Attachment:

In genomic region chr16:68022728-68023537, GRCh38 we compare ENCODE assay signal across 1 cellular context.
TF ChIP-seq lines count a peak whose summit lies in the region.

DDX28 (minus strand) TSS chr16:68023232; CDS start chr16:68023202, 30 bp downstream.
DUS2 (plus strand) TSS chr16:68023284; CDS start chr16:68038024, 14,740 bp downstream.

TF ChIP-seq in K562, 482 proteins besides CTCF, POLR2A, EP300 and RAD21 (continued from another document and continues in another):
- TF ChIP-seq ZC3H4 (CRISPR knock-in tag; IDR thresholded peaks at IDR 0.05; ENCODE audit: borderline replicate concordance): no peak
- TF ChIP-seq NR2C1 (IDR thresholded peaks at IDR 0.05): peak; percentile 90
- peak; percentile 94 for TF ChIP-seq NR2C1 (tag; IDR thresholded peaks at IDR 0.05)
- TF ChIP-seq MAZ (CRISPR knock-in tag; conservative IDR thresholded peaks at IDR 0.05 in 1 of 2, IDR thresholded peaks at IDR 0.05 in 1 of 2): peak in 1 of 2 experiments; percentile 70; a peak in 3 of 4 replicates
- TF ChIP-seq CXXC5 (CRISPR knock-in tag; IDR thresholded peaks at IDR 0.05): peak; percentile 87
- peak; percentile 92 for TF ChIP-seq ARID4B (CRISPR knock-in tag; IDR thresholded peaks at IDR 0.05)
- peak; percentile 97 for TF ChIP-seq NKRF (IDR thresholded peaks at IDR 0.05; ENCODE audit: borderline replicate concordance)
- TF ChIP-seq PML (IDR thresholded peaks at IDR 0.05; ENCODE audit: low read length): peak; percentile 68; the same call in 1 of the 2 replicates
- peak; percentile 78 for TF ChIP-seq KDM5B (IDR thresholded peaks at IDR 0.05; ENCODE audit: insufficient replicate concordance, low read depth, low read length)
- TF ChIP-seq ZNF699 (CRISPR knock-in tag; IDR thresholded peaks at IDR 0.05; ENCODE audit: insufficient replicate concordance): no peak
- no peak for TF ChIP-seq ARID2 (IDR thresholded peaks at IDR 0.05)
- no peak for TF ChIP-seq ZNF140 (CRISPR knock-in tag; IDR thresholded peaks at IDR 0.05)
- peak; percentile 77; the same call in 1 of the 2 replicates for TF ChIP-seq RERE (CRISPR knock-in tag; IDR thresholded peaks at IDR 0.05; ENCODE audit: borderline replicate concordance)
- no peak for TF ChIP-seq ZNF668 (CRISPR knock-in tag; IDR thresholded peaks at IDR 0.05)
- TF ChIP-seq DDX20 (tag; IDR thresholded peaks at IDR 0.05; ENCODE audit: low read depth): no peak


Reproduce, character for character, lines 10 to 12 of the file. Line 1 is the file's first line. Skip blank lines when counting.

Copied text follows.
- TF ChIP-seq CXXC5 (CRISPR knock-in tag; IDR thresholded peaks at IDR 0.05): peak; percentile 87
- peak; percentile 92 for TF ChIP-seq ARID4B (CRISPR knock-in tag; IDR thresholded peaks at IDR 0.05)
- peak; percentile 97 for TF ChIP-seq NKRF (IDR thresholded peaks at IDR 0.05; ENCODE audit: borderline replicate concordance)